W. Joseph Campbell

Likening Jon Stewart to Murrow: ‘Ignorant garbage’

In Cronkite Moment, Debunking, Media myths, Murrow-McCarthy myth, New York Times on December 28, 2010 at 12:04 am


The New York Times piece that extravagantly compared TV comedian Jon Stewart to Edward R. Murrow stirred considerable discussion yesterday in the blogosphere and beyond.

The most incisive and inspired characterization I encountered was that of Todd Gitlin, a professor of journalism and sociology at Columbia University. He was quoted by ABC News as saying that likening Stewart to Murrow or legendary CBS anchorman Walter Cronkite “is childish, it is garbage, it is ignorant garbage.”

Ignorant garbage: Scathing but accurate, indeed.

Gitlin, whom I do not know, also was quoted as saying, quite correctly, that Stewart “is not a news person. He’s a satirist and when he chooses to be blunt, he has the luxury of being blunt.” Stewart is host of Comedy Central’s Daily Show with Jon Stewart.

Embedded in the Times article were two prominent media-driven myths, both of which I address and debunk in my latest book, Getting It Wrong.

One was the notion that Murrow’s half-hour television report on Senator Joseph R. McCarthy in 1954 turned public opinion against the senator and his communists-in-government witch-hunt. In fact, however, McCarthy’s favorable ratings had been falling for a few months before Murrow’s program, which aired March 9, 1954.

The other embedded myth was the allusion to the “Cronkite Moment” of February 1968. That was when Cronkite declared on-air that the U.S. military was “mired in stalemate” in Vietnam. Supposedly, Cronkite’s analysis was an epiphany for President Lyndon Johnson, who suddenly realized his war policy was a shambles.

But as I note in Getting It Wrong, Cronkite’s “mired in stalemate” assessment was scarcely novel or stunning at the time. And Johnson didn’t even see the Cronkite report when it aired. He was in Austin, Texas, attending a birthday party for a longtime political ally, Governor John Connally (see photo).

LBJ didn't see Cronkite show

As such, it is very difficult to believe the president was much moved by a program that he hadn’t watched.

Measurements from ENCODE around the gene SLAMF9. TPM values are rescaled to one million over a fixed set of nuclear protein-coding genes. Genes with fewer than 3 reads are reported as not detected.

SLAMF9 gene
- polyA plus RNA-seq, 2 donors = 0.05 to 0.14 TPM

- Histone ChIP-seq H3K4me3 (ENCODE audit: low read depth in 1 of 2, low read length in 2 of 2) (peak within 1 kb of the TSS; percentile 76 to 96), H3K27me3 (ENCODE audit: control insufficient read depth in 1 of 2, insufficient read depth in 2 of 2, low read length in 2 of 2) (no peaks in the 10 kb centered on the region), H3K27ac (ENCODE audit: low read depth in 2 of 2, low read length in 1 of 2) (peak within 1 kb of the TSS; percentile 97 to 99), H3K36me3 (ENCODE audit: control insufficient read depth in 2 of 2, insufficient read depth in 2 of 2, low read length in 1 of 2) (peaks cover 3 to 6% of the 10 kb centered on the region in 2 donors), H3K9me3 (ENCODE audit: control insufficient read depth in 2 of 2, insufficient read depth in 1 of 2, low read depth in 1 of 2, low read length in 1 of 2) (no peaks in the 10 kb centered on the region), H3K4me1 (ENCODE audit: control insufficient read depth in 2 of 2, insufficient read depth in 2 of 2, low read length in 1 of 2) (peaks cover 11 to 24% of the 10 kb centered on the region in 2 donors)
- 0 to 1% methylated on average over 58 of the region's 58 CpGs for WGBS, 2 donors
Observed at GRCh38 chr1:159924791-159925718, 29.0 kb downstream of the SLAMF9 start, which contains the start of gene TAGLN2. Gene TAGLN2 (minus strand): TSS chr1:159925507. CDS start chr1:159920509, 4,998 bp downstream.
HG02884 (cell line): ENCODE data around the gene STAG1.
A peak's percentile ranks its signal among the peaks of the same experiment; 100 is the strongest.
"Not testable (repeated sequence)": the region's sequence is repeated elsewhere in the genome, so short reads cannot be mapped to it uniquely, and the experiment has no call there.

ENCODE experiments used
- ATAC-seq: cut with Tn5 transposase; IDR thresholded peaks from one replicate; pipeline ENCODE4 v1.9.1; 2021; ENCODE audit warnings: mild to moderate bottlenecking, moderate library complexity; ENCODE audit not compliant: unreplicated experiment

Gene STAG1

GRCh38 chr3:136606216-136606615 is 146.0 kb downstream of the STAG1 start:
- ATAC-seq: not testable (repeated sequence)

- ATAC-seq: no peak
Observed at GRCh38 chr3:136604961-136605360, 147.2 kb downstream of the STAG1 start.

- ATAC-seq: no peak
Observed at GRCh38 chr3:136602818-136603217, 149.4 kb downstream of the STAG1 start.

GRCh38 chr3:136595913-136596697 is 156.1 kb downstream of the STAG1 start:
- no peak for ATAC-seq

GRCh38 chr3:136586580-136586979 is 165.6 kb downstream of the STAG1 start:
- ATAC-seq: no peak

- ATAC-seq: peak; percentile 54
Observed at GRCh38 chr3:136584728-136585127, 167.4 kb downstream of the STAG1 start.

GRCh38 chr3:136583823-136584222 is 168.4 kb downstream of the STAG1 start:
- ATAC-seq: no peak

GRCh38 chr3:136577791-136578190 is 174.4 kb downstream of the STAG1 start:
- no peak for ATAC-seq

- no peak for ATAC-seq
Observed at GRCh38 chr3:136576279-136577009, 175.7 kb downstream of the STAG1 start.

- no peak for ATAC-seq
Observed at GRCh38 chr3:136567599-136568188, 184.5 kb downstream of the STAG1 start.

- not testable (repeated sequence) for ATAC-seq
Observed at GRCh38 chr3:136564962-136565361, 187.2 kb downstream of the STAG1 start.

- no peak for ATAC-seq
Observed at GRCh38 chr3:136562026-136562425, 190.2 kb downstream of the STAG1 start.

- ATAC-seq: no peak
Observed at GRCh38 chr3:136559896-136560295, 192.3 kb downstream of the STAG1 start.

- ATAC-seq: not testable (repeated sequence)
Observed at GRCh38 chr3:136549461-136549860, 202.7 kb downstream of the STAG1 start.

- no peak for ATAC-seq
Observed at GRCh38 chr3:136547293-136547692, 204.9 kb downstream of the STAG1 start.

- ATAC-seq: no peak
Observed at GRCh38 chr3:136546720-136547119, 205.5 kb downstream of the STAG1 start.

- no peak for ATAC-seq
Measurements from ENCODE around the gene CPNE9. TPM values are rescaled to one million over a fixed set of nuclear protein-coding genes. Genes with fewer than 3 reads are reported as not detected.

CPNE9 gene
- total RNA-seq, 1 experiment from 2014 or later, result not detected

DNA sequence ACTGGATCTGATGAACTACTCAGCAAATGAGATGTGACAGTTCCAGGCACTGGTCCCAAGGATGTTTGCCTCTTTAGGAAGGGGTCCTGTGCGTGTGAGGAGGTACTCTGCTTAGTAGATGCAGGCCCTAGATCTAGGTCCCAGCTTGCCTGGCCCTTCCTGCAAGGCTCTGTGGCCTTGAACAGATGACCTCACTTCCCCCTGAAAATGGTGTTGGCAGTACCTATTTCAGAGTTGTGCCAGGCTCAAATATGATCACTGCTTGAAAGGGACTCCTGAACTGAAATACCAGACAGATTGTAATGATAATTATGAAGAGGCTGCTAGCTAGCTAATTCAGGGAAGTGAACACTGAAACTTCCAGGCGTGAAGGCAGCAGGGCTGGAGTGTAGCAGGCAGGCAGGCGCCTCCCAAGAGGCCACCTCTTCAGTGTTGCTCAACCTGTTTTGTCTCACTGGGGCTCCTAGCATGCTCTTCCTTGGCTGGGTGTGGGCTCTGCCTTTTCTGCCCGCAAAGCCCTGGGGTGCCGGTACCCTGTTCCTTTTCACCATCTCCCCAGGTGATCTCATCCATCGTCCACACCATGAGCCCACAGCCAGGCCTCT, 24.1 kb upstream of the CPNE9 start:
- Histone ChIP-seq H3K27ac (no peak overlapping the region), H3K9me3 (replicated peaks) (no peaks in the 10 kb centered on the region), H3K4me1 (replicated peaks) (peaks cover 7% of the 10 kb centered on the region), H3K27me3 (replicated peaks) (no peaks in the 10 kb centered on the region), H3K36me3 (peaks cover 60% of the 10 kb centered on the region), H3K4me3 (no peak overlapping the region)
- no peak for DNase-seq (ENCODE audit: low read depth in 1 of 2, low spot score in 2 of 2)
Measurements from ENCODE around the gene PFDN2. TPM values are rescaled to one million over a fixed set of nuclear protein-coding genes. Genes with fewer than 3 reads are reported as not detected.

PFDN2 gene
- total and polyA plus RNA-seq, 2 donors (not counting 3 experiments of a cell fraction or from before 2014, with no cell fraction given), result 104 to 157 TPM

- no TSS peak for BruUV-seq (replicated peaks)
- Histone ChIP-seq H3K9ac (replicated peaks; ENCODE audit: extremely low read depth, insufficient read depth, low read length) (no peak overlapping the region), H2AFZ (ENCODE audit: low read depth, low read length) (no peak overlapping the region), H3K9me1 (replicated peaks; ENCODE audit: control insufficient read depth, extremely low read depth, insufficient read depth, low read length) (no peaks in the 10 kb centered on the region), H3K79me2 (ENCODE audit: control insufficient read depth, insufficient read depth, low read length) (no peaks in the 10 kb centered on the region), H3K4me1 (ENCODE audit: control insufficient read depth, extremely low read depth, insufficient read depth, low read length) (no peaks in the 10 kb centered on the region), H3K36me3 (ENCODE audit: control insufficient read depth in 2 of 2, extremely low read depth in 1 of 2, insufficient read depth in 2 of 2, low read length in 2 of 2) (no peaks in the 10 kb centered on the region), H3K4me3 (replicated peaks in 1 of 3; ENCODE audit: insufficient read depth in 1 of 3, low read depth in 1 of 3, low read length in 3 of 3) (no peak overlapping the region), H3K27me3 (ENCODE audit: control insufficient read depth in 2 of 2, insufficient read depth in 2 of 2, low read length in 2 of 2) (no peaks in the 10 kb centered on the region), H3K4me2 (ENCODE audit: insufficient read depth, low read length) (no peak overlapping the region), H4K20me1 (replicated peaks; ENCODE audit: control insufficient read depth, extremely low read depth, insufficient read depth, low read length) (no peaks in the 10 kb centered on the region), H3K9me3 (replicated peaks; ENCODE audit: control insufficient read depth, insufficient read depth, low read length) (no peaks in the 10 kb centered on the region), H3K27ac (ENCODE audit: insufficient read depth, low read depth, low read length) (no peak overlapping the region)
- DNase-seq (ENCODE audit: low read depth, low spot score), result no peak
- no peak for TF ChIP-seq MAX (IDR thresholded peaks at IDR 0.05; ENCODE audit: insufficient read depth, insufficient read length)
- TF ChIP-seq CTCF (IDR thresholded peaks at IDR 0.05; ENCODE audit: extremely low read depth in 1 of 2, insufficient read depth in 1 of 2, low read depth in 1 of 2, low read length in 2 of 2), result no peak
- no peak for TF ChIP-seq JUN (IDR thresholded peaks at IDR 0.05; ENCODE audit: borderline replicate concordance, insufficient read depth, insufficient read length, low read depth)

Left largely unaddressed in the discussion of the Times claim about Stewart, Murrow, and Cronkite is why–what accounts for the appeal of such extravagant characterizations?

In part, they are driven by an understandable urge to distill and simplify history–to be able to grasp the essence of important historical events while sidestepping their inherent complexity, messiness, and nuance.

Characterizations such as those in the Times yesterday also seek to ratify the importance of contemporary television personalities, to locate in them the virtues and values that supposedly animated the likes of Murrow and Cronkite.

Such an impulse skirts, if not indulges in, the “golden age” fallacy.

But it should be noted that Murrow, in particular, was no white knight, no paragon of journalistic virtue.

As I point out in Getting It Wrong, Murrow’s biographers have acknowledged that the broadcasting legend added to his employment application at CBS five years to his age and claimed to have majored in college in international relations and political science.

He had been a speech major at Washington State University.

Murrow also passed himself off as the holder of a master’s degree from Stanford University–a degree he never earned.

And Cronkite for years pooh-poohed the notion that his 1968 program on Vietnam had much effect on Johnson and U.S. war policy. Cronkite said in his memoir, A Reporter’s Life, that his  “mired in stalemate” assessment represented for Johnson “just one more straw in the increasing burden of Vietnam.”

Cronkite later told the CNBC cable network that he doubted the program “had a huge significance.

“I think it was a very small straw on a very heavy load [Johnson] was already carrying.”

Only late in his life, as the so-called “Cronkite Moment” gained legendary dimension, did Cronkite begin to embrace the anecdote’s purported power.

“It never occurred to me,” Cronkite said in 2004, that the 1968 program “was going to have the effect it had.”

But Cronkite’s initial interpretation was most accurate: The show had little to no effect on policy or public opinion.


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